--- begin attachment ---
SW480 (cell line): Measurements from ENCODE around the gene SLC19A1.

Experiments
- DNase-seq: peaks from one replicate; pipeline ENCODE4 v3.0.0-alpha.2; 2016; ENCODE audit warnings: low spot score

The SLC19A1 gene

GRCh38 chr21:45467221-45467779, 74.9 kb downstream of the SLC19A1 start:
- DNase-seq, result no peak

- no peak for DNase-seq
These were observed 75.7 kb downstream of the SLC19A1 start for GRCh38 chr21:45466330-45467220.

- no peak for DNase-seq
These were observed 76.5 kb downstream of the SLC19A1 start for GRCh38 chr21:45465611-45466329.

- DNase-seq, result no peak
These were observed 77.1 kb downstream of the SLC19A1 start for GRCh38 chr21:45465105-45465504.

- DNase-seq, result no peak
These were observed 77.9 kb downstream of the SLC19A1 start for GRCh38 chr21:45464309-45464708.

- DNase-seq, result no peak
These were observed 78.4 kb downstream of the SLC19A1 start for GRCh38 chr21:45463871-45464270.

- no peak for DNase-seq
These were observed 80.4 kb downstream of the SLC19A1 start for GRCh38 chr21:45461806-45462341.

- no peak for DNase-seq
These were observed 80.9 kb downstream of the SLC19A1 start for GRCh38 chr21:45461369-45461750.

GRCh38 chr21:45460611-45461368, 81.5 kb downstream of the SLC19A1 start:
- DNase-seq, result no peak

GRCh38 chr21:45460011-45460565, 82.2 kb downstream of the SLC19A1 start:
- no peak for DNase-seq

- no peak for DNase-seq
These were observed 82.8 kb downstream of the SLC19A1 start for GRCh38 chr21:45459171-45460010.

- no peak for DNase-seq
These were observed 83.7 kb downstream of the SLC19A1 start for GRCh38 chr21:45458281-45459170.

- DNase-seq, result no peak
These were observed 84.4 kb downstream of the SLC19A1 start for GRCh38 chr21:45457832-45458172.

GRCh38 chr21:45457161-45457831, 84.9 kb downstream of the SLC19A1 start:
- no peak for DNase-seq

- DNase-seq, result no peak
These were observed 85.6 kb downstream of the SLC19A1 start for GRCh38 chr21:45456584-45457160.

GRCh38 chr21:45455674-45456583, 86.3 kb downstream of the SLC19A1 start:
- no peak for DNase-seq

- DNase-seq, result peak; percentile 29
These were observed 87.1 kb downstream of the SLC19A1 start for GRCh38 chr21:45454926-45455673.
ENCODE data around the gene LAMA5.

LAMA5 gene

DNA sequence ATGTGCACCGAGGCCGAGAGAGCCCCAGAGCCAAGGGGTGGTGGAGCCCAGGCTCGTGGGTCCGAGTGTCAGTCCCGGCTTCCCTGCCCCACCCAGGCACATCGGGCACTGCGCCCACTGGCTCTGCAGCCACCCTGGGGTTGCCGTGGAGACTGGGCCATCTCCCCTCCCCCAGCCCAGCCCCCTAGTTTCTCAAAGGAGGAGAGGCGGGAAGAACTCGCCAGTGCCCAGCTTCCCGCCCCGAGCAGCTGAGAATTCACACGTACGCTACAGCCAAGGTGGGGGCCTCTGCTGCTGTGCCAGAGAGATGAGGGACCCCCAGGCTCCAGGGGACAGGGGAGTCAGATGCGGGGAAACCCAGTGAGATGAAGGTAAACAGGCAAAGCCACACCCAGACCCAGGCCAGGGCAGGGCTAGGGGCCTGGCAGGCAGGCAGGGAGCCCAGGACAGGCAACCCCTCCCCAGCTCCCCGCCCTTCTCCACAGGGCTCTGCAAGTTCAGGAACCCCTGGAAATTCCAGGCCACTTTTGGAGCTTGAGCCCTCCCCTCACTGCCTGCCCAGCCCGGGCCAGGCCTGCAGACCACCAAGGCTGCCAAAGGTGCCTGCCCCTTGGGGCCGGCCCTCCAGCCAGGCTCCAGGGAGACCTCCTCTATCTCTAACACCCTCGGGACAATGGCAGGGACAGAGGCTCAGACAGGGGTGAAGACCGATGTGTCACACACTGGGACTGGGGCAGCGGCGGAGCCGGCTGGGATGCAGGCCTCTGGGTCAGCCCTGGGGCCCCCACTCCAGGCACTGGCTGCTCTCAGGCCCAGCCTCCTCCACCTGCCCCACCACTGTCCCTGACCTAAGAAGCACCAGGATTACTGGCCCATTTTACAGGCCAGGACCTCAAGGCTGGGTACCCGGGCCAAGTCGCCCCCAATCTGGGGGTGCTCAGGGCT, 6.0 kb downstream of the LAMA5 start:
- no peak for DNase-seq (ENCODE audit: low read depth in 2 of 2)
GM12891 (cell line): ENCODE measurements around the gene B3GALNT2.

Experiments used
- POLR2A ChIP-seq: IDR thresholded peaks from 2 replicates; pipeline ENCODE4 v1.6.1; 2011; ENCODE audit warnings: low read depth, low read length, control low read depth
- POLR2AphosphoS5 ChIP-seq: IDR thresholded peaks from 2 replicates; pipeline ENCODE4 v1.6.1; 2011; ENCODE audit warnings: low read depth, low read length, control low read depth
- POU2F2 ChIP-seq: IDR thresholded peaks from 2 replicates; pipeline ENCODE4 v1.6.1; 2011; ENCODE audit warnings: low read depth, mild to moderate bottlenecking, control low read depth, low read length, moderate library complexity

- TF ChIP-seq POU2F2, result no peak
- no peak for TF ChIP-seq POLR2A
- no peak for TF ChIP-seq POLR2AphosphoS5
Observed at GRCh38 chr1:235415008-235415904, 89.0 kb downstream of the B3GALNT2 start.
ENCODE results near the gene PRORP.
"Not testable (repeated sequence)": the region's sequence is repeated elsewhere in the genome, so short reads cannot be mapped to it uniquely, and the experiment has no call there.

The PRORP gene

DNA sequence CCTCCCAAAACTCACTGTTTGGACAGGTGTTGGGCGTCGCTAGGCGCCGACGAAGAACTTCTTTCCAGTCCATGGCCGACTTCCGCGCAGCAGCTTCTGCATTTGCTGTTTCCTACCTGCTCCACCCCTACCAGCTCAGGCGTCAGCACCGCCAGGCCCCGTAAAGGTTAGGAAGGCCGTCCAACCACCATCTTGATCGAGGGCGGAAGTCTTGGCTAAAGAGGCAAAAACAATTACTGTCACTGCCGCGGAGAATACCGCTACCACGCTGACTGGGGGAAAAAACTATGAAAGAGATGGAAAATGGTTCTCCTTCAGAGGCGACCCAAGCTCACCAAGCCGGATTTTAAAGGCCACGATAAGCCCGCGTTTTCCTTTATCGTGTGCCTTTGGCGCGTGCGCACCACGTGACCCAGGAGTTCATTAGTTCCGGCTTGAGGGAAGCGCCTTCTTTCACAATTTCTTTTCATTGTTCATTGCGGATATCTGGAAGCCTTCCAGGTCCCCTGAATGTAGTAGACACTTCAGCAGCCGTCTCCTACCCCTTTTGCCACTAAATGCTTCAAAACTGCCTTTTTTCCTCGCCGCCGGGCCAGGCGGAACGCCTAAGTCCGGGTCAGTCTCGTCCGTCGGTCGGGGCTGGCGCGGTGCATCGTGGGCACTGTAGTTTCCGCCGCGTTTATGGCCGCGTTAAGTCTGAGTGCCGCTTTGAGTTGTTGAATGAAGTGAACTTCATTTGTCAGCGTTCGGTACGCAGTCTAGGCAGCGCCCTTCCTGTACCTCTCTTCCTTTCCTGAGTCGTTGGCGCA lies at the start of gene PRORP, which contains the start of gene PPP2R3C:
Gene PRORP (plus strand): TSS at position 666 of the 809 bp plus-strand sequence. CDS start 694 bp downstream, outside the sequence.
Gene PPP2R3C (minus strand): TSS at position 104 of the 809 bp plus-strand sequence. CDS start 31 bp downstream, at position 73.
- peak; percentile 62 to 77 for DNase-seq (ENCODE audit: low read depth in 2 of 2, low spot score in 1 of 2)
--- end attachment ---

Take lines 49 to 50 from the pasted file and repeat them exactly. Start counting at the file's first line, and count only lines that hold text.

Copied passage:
- no peak for TF ChIP-seq POLR2A
- no peak for TF ChIP-seq POLR2AphosphoS5